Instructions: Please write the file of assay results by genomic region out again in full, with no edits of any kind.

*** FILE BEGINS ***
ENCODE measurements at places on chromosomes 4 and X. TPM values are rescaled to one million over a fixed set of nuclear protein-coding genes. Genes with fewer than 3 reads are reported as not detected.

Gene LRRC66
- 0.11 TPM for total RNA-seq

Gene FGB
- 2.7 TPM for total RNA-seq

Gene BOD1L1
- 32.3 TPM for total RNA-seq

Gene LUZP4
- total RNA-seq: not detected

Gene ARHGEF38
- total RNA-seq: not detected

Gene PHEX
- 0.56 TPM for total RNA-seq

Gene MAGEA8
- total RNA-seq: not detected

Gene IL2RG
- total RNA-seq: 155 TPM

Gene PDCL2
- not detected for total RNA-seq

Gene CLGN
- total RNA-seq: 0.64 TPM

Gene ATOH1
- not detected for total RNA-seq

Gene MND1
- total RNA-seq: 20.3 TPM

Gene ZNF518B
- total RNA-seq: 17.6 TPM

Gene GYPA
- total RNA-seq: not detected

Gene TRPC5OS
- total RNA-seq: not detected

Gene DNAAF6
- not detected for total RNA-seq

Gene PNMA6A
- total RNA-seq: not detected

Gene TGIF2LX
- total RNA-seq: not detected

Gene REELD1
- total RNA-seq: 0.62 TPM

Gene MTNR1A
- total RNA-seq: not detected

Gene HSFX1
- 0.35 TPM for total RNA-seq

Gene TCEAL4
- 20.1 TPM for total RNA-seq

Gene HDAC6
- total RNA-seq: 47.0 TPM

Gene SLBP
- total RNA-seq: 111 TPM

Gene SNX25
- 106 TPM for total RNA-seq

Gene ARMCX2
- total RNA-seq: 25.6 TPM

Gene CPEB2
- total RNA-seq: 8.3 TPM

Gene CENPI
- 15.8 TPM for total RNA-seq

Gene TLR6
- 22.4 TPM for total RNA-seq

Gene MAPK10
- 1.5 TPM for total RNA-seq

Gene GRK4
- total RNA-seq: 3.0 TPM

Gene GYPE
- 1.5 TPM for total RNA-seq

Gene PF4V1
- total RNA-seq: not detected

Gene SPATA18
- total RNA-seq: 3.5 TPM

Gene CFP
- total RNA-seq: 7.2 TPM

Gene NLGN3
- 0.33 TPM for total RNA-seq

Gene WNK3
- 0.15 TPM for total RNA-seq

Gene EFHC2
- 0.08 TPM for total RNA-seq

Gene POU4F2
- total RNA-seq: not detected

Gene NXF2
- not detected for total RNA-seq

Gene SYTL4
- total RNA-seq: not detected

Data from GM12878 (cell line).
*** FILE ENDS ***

ENCODE measurements at places on chromosomes 4 and X. TPM values are rescaled to one million over a fixed set of nuclear protein-coding genes. Genes with fewer than 3 reads are reported as not detected.

Gene LRRC66
- 0.11 TPM for total RNA-seq

Gene FGB
- 2.7 TPM for total RNA-seq

Gene BOD1L1
- 32.3 TPM for total RNA-seq

Gene LUZP4
- total RNA-seq: not detected

Gene ARHGEF38
- total RNA-seq: not detected

Gene PHEX
- 0.56 TPM for total RNA-seq

Gene MAGEA8
- total RNA-seq: not detected

Gene IL2RG
- total RNA-seq: 155 TPM

Gene PDCL2
- not detected for total RNA-seq

Gene CLGN
- total RNA-seq: 0.64 TPM

Gene ATOH1
- not detected for total RNA-seq

Gene MND1
- total RNA-seq: 20.3 TPM

Gene ZNF518B
- total RNA-seq: 17.6 TPM

Gene GYPA
- total RNA-seq: not detected

Gene TRPC5OS
- total RNA-seq: not detected

Gene DNAAF6
- not detected for total RNA-seq

Gene PNMA6A
- total RNA-seq: not detected

Gene TGIF2LX
- total RNA-seq: not detected

Gene REELD1
- total RNA-seq: 0.62 TPM

Gene MTNR1A
- total RNA-seq: not detected

Gene HSFX1
- 0.35 TPM for total RNA-seq

Gene TCEAL4
- 20.1 TPM for total RNA-seq

Gene HDAC6
- total RNA-seq: 47.0 TPM

Gene SLBP
- total RNA-seq: 111 TPM

Gene SNX25
- 106 TPM for total RNA-seq

Gene ARMCX2
- total RNA-seq: 25.6 TPM

Gene CPEB2
- total RNA-seq: 8.3 TPM

Gene CENPI
- 15.8 TPM for total RNA-seq

Gene TLR6
- 22.4 TPM for total RNA-seq

Gene MAPK10
- 1.5 TPM for total RNA-seq

Gene GRK4
- total RNA-seq: 3.0 TPM

Gene GYPE
- 1.5 TPM for total RNA-seq

Gene PF4V1
- total RNA-seq: not detected

Gene SPATA18
- total RNA-seq: 3.5 TPM

Gene CFP
- total RNA-seq: 7.2 TPM

Gene NLGN3
- 0.33 TPM for total RNA-seq

Gene WNK3
- 0.15 TPM for total RNA-seq

Gene EFHC2
- 0.08 TPM for total RNA-seq

Gene POU4F2
- total RNA-seq: not detected

Gene NXF2
- not detected for total RNA-seq

Gene SYTL4
- total RNA-seq: not detected

Data from GM12878 (cell line).